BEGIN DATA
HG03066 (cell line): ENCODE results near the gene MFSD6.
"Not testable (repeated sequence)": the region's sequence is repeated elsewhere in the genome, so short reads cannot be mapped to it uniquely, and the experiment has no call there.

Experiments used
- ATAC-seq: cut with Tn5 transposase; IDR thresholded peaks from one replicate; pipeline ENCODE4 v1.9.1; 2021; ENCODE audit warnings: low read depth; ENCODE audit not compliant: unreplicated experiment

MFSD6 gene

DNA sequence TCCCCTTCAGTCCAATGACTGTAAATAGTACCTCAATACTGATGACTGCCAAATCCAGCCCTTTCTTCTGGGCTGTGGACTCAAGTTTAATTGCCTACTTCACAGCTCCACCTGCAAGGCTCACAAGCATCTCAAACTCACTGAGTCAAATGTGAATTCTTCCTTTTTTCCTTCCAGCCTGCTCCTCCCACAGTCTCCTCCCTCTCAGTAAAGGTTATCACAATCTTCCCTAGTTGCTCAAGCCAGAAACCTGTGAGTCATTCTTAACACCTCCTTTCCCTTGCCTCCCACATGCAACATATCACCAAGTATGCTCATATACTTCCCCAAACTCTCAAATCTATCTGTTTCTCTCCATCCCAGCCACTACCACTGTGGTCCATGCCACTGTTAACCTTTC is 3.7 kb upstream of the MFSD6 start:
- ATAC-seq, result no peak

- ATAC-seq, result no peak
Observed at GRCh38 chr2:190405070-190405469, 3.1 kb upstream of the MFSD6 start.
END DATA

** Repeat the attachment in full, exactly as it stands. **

HG03066 (cell line): ENCODE results near the gene MFSD6.
"Not testable (repeated sequence)": the region's sequence is repeated elsewhere in the genome, so short reads cannot be mapped to it uniquely, and the experiment has no call there.

Experiments used
- ATAC-seq: cut with Tn5 transposase; IDR thresholded peaks from one replicate; pipeline ENCODE4 v1.9.1; 2021; ENCODE audit warnings: low read depth; ENCODE audit not compliant: unreplicated experiment

MFSD6 gene

DNA sequence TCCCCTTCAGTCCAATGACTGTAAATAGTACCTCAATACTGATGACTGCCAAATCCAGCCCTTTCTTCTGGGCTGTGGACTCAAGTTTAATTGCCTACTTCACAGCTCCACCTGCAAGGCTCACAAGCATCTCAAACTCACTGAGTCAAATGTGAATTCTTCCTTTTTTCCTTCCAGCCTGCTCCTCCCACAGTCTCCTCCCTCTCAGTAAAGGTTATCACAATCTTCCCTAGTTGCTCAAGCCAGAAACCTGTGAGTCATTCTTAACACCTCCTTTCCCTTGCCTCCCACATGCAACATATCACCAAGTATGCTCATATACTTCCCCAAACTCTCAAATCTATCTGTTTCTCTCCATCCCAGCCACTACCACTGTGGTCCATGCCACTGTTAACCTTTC is 3.7 kb upstream of the MFSD6 start:
- ATAC-seq, result no peak

- ATAC-seq, result no peak
Observed at GRCh38 chr2:190405070-190405469, 3.1 kb upstream of the MFSD6 start.